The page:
I also took a long time to get into a rhythm with the game. At first I wasn’t sure if I was supposed to kill enemies but not civilians, kill no one, or focus on avoiding detection. As a result, every time I thought I was detected I retried a section and got more and more frustrated as early on your relative lack of powers make it harder to go undetected. I also spent a huge amount of time exploring areas I didn’t need to beacuse I didn’t realise I would come back to them later in the story. It’s been reported that Dishonored can be completed in four hours, but I spent far longer than this in the first mission alone trying to eke out every secret when in fact I would have enjoyed the game far more engaging and the pacing better if I had simply followed the story more. Two pieces of advice I would give to you before you play:
1. Don’t worry about killing or fighting the odd guard as it is fun and won’t cause you to get the dark ending unless you kill mountains of them.
2. Don’t explore every inch of the world on the first mission. You will find secret areas that won’t have collectibles in them till later.
If you follow these tips, you will probably come to love Dishonored as much as I did, and with much less frustration. It’s a game that’s littered with nice touches and great ideas, and while few of them are genuinely original, there’s the occasional moment of great design that stands out. A particular favourite of mine is the clockwork heart you can take out which both shows you where nearby collectibles are and also tells you secrets about anyone you point it at. Hearing that a little dialogue has been written for almost every NPC in the game is a lovely touch, and something that many gamers might never even experience. Indeed, Dishonored is defined by little moments that you find which others won’t. It’s of the Warren Spector school of game design, where the players experience is enriched by all the choices they take and the things they won’t see as much as the things they will. It’s a game where my story of how a mission played out will be far different to someone else’s, and games that allow you to tell your own story like this will always be more worthy than ones that simply take you on a roller-coaster ride through someone else’s story.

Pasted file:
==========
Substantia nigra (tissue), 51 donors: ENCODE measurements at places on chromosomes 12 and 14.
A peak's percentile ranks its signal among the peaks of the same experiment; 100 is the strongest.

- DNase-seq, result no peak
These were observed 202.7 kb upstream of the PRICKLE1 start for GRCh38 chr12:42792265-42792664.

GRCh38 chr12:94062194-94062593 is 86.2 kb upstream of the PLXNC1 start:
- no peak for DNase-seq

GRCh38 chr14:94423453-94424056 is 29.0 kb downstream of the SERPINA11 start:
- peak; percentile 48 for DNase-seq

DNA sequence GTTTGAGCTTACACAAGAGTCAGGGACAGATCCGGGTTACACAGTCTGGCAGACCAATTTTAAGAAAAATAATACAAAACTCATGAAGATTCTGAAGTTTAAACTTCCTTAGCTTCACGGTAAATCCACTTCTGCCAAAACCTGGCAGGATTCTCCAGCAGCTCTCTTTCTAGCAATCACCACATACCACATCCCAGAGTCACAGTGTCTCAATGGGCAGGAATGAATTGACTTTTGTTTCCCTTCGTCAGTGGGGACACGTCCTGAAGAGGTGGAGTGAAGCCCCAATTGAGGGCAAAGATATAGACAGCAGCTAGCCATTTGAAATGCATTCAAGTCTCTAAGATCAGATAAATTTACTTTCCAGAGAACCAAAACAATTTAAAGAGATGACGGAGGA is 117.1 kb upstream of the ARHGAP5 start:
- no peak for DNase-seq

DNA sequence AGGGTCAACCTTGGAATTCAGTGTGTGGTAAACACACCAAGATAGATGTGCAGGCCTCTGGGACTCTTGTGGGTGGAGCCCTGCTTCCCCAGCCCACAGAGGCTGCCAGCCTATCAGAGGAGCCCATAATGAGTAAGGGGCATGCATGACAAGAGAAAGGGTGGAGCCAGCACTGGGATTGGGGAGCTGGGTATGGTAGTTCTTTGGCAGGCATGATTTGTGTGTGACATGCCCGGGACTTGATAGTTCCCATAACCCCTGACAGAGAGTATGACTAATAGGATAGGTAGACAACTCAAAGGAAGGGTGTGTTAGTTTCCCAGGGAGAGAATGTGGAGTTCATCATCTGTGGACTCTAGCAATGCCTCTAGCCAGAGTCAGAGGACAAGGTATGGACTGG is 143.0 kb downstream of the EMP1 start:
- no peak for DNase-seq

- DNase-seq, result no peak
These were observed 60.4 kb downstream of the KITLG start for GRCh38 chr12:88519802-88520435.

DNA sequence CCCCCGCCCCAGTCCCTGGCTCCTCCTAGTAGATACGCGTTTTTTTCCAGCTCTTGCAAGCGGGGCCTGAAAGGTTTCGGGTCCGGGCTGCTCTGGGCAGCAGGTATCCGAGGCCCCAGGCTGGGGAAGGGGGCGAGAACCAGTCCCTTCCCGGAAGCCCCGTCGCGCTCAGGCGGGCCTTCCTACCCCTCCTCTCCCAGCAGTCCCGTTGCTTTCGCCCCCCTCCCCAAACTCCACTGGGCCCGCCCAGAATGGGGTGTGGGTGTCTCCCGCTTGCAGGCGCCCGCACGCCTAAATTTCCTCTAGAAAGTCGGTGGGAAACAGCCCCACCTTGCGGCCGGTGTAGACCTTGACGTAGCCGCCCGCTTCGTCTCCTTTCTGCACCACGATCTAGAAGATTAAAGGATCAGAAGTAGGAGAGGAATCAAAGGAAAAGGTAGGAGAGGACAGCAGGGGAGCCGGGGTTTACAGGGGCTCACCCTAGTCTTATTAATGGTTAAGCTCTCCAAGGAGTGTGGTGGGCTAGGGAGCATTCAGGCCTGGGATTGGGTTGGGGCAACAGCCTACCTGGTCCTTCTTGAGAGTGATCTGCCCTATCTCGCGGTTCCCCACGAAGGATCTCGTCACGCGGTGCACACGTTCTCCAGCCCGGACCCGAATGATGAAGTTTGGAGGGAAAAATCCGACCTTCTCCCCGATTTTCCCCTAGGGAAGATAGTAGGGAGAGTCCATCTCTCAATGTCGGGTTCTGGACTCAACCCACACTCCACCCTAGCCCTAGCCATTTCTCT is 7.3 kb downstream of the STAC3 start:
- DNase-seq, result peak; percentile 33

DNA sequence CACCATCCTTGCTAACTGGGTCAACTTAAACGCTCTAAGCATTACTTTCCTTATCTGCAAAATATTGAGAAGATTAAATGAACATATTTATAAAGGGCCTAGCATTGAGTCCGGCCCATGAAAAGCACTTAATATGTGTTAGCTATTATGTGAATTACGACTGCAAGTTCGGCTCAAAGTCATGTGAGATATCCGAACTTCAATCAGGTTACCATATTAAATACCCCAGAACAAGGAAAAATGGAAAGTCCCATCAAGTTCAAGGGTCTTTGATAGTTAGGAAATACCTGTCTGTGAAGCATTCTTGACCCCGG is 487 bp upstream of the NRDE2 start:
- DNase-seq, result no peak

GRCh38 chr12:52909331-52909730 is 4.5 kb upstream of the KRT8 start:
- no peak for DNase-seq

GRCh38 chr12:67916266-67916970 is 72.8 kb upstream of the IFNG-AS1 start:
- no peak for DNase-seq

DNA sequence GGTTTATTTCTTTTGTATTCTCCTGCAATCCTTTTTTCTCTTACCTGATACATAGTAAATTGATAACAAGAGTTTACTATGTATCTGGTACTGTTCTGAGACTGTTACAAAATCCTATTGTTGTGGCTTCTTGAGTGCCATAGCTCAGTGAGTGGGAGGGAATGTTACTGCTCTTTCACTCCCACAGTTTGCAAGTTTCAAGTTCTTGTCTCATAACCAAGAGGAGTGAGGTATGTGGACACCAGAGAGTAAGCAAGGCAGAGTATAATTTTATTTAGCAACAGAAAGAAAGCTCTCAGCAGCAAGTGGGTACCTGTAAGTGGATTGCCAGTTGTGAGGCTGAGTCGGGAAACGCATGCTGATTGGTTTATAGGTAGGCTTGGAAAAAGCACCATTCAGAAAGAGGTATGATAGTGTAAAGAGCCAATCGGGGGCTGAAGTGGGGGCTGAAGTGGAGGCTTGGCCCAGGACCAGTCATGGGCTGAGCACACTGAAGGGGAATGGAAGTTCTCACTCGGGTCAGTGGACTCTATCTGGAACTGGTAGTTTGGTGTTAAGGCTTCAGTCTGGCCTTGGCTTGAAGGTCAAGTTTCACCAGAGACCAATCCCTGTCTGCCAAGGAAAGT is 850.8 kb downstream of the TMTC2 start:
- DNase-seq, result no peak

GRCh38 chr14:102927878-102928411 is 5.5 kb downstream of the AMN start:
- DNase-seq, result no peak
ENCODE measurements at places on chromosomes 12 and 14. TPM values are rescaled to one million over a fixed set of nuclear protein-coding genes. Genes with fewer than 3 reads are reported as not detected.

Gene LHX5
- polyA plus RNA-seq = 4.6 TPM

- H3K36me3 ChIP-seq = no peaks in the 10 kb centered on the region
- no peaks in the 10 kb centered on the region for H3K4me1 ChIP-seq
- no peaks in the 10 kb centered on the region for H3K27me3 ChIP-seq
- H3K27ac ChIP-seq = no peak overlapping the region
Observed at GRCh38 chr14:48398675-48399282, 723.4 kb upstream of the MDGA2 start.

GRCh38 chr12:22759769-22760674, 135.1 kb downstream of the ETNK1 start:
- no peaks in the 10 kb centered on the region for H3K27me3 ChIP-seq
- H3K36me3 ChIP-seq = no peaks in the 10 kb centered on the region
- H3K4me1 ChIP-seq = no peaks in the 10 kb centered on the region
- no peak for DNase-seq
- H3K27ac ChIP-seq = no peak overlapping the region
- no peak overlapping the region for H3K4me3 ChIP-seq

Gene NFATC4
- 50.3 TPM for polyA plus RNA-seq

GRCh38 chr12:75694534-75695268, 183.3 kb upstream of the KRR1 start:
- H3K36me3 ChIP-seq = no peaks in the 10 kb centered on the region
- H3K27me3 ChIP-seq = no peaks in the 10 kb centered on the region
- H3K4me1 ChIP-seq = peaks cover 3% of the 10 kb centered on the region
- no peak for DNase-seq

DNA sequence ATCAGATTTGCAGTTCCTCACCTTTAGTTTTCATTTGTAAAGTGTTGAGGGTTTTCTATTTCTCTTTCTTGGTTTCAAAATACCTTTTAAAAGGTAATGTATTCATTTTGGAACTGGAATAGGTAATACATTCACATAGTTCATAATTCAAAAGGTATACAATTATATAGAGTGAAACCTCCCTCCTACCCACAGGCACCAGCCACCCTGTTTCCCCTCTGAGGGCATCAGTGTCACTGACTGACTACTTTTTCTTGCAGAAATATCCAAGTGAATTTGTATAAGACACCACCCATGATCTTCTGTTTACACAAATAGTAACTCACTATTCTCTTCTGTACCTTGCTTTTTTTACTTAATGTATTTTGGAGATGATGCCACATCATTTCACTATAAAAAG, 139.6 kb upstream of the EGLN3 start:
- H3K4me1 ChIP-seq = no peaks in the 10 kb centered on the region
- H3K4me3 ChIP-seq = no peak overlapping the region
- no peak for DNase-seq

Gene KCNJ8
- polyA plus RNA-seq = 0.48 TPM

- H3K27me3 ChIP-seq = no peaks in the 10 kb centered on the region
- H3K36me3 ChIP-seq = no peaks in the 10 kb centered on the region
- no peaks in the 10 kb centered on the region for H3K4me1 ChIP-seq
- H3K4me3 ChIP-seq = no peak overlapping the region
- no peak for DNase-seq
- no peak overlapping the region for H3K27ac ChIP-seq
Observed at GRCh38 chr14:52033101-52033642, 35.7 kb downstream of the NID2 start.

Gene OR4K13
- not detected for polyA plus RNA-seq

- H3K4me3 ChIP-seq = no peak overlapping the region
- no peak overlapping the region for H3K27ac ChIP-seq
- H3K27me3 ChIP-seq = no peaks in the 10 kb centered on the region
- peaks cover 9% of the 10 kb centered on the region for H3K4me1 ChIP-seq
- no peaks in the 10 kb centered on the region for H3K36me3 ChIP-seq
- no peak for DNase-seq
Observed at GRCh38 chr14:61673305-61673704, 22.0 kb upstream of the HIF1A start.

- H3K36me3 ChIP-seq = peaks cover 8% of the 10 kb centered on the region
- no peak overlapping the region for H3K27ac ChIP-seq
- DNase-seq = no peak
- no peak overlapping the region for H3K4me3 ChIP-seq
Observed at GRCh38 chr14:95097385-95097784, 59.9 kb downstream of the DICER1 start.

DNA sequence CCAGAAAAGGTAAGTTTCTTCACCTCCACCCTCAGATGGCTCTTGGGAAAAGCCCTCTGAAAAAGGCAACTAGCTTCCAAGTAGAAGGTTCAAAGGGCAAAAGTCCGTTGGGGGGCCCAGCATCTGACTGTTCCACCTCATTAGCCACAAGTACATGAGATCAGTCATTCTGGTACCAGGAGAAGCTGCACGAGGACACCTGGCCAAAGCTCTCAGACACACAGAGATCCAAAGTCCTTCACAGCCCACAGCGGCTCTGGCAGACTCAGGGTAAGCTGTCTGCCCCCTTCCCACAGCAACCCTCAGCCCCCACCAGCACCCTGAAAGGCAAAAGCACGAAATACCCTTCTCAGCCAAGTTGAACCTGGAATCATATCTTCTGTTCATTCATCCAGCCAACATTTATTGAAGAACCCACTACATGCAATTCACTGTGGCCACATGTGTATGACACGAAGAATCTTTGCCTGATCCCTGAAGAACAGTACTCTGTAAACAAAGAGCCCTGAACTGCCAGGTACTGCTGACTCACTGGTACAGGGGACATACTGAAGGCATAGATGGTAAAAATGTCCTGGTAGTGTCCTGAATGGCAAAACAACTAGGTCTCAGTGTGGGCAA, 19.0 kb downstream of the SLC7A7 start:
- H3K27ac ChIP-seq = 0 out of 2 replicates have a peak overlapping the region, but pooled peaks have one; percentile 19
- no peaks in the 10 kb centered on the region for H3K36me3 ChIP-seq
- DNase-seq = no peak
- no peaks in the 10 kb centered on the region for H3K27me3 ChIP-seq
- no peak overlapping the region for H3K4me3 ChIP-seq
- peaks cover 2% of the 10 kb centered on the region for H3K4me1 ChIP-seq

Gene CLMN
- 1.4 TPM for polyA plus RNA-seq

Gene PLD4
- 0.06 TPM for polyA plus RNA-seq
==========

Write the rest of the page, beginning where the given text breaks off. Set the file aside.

As a new game in a franchise Dishonored is a success, but it also has scope to improve in future instalments. Better combat, better communication with the player about goals and their mission status and better controls would all help. Also, the game engine is just a bit creaky, the world can be visually dull and the story is average. With an original and well told story to match the games excellent atmosphere and setting, tighter controls and a graphical overhaul, the next Dishonored could be a game of the year contender. For now though, it’s merely a very, very good game.
Running across rooftops with sword and crossbow in hand, jumping, teleporting and dispatching guards with silent, deadly efficiency, Dishonored is an encouraging step in the right direction for new IP’s. Open ended, engaging and an example of the very best in modern videogame level design, it’s the most exciting major new IP this year.
8 unconscious guards hidden in dumpsters out of 10